To address these areas of critical need, the proposal includes:

  • $20.3 million for IT System Needs: This includes the $4.3 million to rebuild agencywide infrastructure and an additional $16 million would go towards a statewide longitudinal data system and special education data system.
  • Stabilizing Cultural Education Revenue: Creating either a reliable base State general fund appropriation of $17 million or a $10 fee increase. Most of the operational funding for the State Museum; a substantial portion of funding for the State Archives and the State Library; and all funding for the Office of Public Broadcasting and Educational Television is based on a fee that has not changed in over 20 years, despite an approximately 60 percent increase in inflation.
  • $1.4 Million to Update the Learning Standards: Subject-matter professionals are vital to modernize two mandatory areas of instruction: literacy and health. Literacy standards must be updated across grade levels to incorporate the science of reading and best practices. And 20-year-old health standards must be updated to reflect current scientific research. The New York State Learning Standards must also be aligned with the Culturally Responsive-Sustaining Education Framework.
  • $1.7 Million for Charter School Office: Funding is needed to maintain services and staff that were previously funded by an expiring federal grant.
  • $11.1 Million for Opportunity Programs in Higher Education: Funding for the Higher Education Opportunity Program (HEOP), Science and Technology Entry Program (STEP), the Collegiate Science and Technology Entry Program (CSTEP), and the Liberty Partnerships Programs (LPP), which make higher education possible for many students that would otherwise be unable to attend and prevent drop out once enrolled. Additional funds allow these programs to reach and support more students.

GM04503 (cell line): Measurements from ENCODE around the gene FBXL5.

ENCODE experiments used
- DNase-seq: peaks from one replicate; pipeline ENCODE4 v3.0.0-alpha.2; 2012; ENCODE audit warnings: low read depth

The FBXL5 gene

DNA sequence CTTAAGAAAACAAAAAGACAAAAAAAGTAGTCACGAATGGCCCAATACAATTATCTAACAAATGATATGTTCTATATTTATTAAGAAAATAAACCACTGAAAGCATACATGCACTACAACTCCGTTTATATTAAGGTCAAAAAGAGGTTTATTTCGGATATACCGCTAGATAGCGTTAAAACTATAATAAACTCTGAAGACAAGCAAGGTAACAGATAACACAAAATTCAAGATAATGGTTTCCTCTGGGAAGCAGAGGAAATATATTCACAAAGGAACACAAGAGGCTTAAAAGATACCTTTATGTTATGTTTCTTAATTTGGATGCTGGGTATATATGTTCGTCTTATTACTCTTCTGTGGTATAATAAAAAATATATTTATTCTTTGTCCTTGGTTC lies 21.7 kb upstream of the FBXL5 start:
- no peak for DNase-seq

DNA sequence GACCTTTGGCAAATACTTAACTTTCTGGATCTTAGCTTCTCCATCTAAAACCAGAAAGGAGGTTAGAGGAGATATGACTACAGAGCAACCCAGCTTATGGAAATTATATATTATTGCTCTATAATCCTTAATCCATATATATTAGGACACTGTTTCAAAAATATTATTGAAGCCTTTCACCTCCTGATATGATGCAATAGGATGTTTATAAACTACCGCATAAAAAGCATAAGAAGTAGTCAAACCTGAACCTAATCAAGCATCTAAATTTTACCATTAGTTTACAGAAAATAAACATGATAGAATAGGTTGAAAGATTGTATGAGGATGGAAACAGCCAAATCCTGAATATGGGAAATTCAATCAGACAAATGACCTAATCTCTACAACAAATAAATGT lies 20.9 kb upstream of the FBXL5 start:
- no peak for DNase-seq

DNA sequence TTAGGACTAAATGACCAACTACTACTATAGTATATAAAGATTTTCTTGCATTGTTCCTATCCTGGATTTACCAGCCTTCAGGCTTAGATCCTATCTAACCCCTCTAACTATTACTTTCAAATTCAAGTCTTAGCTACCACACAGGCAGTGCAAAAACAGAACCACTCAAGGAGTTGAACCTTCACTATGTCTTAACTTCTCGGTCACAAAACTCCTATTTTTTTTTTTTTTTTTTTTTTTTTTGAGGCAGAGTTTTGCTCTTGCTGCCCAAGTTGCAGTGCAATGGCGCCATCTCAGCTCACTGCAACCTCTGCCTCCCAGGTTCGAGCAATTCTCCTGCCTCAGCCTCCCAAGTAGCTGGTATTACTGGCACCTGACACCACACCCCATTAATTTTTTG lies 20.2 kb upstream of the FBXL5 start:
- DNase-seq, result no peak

• Support for Career and Technical Education (CTE): Though demand for CTE coursework is growing, the availability of these services is limited by state support for the costs of this instruction and grade-levels of students served. The proposal includes increasing the portion of teacher salaries for which the State will pay aid across all BOCES programs, in order to enable districts to make CTE available to more students. Expanded support also is needed for students in occupational and business courses in districts that are not components of a BOCES, including the Big Five City School Districts. These programs are supported by Special Services Aid. In addition, expanding support to include ninth-grade students would provide greater access to these programs.
  • Teacher Recruitment Pipeline: Many districts struggle to find qualified teachers in key areas. The Board requests funding to facilitate a statewide approach and a campaign to address teacher recruitment and retention issues, as well as lack of diversity in the profession. The Department proposal includes $3.7 million in new funding over three years, with $1.2 million for year one.
  • Funding for Assessment Translations: Translations of exams allow our English Language Learners to demonstrate their knowledge of the subject area content, while their English language skills are still developing.
  • $70.5 million to Provide Free and Appropriate Education (FAPE) to Students with Disabilities until Age 22: Funding is required to meet legal requirements to provide special education and related services to resident students with disabilities until age 22, or the day before the student’s 22nd birthday, unless they have obtained a high school diploma.
  • $2 Million to Support the Post-Secondary Success of Students with Disabilities: Additional funds would allow postsecondary schools to enhance the supports and services they provide to their enrolled students with disabilities including creating college prep programs to assist in transitioning to college; providing faculty and staff at SUNY, CUNY, and other independent degree granting institutions of higher education with training; and/or improving the identification process of students with disabilities and enhance data collection capabilities at institutions of higher education.
  • $2 Million for New York State Summer School for the Arts and scholarships: This funding provides residential programing and scholarships during the summers of 2024 and 2025.

A full description of the Board’s 2024-25 Legislative and Budget priorities may be found on the Department’s website.